-2

A: You ate this. Have you brushed your teeth?
B: You ate this. Did you brush your teeth?

Sentence A is in the Simple Past, while B is in the Present Perfect.
Which sentence is more natural?

closed as off-topic by Edwin Ashworth, RaceYouAnytime, Mari-Lou A, David, Spagirl Aug 8 '17 at 11:14

This question appears to be off-topic. The users who voted to close gave this specific reason:

If this question can be reworded to fit the rules in the help center, please edit the question.

  • Neither example. 'This' doesn't exist as such. It's been eaten. I suppose it works with certain prior contexts. // The question "Which sounds more natural: A. 'Have you brushed your teeth? B: Did you brush your teeth?"? may possibly be answered differently in general by people depending on which side of the Atlantic they are. // The questions in 'You ate all those sweets. Have you brushed ... / Did you brush ...? both sound idiomatic to me (a Brit). – Edwin Ashworth Aug 7 '17 at 18:42
  • 1
    @EdwinAshworth, couldn't "this" refer to a partially eaten cake or something? It works just fine in my mind with a construction like, "Did you eat this?" even if there's still some left, so I see no problem with using it here. Distinguishing between "all of this" and "some of this" seems a bit picky. – vpn Aug 7 '17 at 23:31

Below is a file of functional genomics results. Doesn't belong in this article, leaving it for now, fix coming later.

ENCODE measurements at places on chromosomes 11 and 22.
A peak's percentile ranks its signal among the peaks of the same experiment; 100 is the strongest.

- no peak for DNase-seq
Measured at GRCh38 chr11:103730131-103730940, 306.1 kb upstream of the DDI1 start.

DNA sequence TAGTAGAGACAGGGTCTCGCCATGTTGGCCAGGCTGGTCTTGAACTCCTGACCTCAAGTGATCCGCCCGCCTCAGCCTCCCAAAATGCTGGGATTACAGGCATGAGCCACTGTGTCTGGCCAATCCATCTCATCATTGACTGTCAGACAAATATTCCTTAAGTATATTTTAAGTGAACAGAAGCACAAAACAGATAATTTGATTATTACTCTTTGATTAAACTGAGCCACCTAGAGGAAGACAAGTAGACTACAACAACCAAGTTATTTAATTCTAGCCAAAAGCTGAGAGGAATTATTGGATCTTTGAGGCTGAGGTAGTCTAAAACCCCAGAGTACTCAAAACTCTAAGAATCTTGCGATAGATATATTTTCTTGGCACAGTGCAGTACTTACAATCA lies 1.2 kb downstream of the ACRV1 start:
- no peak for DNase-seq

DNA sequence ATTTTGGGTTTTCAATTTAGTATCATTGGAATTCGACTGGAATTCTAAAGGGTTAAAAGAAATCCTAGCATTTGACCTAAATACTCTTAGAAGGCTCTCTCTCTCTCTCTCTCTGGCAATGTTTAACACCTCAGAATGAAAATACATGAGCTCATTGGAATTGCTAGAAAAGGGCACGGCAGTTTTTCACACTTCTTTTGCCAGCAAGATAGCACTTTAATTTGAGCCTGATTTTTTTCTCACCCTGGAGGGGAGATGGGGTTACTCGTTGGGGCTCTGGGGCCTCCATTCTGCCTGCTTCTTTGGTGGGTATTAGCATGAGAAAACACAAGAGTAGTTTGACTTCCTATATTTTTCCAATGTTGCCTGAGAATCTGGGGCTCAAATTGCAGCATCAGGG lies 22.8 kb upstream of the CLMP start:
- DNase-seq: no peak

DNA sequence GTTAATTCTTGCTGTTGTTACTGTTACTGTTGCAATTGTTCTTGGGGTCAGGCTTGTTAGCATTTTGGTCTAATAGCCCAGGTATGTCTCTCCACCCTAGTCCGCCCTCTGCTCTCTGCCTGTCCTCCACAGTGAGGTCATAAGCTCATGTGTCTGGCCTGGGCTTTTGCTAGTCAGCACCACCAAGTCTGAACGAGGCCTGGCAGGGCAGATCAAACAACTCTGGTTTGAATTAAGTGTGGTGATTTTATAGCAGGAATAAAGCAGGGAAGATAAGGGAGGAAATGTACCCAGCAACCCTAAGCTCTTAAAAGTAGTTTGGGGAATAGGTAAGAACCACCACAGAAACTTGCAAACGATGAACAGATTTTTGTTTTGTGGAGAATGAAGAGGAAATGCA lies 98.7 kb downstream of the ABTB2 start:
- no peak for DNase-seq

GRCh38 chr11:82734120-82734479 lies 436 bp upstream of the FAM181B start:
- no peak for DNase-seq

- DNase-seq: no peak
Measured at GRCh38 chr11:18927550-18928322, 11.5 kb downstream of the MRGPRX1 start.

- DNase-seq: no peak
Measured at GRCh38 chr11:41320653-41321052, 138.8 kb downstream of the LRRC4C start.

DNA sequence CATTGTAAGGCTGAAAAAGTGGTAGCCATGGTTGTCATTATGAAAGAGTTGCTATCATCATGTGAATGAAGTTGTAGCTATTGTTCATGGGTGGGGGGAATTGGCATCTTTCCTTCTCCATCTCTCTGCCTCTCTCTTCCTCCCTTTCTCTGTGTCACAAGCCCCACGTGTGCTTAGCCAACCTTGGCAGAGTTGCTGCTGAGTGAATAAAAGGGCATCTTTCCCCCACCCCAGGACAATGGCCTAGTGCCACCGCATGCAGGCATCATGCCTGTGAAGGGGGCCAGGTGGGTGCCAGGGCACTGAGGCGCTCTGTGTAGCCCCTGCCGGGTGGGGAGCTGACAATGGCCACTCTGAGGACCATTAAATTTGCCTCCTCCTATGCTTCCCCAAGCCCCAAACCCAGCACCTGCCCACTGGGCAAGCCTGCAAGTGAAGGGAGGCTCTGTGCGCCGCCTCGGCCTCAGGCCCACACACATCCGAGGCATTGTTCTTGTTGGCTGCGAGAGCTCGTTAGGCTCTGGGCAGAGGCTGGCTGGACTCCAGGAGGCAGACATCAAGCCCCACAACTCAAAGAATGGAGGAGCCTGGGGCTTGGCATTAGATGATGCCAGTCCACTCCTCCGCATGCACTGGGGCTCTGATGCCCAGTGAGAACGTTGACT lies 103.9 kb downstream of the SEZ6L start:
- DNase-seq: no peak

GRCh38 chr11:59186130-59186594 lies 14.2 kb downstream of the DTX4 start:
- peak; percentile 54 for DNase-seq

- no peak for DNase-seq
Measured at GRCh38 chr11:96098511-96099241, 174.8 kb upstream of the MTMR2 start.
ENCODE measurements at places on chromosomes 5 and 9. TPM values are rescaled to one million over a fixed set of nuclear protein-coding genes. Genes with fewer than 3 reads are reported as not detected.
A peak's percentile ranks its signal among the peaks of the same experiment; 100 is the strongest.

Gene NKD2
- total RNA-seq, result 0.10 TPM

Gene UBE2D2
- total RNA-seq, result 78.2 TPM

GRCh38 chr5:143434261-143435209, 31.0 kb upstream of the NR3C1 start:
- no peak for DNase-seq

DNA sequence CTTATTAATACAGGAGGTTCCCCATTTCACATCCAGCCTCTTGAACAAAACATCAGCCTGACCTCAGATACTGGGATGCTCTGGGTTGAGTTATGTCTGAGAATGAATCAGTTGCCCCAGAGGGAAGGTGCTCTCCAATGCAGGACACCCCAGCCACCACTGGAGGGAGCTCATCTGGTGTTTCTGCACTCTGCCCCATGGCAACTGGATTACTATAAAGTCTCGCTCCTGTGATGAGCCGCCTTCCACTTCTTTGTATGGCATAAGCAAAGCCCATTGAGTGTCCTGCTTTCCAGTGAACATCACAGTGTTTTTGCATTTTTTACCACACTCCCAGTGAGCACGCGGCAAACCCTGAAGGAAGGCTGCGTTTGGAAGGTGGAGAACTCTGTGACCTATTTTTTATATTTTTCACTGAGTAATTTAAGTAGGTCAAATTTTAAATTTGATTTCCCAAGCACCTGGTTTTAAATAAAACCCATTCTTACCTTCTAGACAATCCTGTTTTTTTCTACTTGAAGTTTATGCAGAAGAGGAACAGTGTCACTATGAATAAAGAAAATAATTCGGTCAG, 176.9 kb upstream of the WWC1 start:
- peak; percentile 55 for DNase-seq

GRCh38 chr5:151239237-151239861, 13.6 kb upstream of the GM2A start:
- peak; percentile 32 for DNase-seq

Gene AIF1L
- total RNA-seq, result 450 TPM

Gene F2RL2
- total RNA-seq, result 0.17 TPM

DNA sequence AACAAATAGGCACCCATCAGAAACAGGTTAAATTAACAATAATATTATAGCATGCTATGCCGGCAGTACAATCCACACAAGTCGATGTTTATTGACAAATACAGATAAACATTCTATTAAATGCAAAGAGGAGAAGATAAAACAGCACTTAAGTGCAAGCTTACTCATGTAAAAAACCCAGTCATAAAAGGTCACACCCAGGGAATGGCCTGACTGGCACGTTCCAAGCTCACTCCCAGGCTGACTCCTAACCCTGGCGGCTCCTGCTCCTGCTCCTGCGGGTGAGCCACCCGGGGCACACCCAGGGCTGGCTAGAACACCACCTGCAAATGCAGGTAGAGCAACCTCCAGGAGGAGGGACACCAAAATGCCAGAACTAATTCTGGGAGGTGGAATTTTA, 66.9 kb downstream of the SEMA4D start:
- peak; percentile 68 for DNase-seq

• @vpn It is a recurring problem that 'Which sounds more natural?-style questions' don't use sentences that can sound natural. 'You ate this' doesn't sound at all natural to me. A simple change of example (as I suggest) helps focus on the real issue. – Edwin Ashworth Aug 7 '17 at 23:44
  • This duplicate {though poorly presented} question was closed for lack of research / better fit on ELL. – Edwin Ashworth Aug 7 '17 at 23:50
  • 1
1

To me, the two sentences are equally natural, but express somewhat different ideas. The first, in the present perfect, means "Have you brushed your teeth since you ate it [i.e., at any time between then and now]?". The second, in the simple past, means "Did you brush your teeth after you ate it [i.e., in the past, soon after you ate it]?".

Not the answer you're looking for? Browse other questions tagged or ask your own question.